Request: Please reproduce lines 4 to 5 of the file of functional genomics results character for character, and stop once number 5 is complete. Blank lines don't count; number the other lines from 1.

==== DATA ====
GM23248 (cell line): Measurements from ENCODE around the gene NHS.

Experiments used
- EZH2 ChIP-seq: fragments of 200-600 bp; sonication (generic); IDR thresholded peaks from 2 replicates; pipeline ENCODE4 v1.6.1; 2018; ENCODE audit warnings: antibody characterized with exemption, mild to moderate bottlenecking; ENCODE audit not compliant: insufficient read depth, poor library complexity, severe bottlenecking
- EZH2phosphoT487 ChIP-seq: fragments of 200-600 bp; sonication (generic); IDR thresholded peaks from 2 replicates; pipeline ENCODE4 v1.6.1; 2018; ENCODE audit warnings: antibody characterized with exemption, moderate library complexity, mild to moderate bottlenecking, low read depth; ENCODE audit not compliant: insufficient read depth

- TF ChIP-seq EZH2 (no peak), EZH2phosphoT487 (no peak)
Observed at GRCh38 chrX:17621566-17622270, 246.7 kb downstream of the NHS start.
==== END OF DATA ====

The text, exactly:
- EZH2phosphoT487 ChIP-seq: fragments of 200-600 bp; sonication (generic); IDR thresholded peaks from 2 replicates; pipeline ENCODE4 v1.6.1; 2018; ENCODE audit warnings: antibody characterized with exemption, moderate library complexity, mild to moderate bottlenecking, low read depth; ENCODE audit not compliant: insufficient read depth

- TF ChIP-seq EZH2 (no peak), EZH2phosphoT487 (no peak)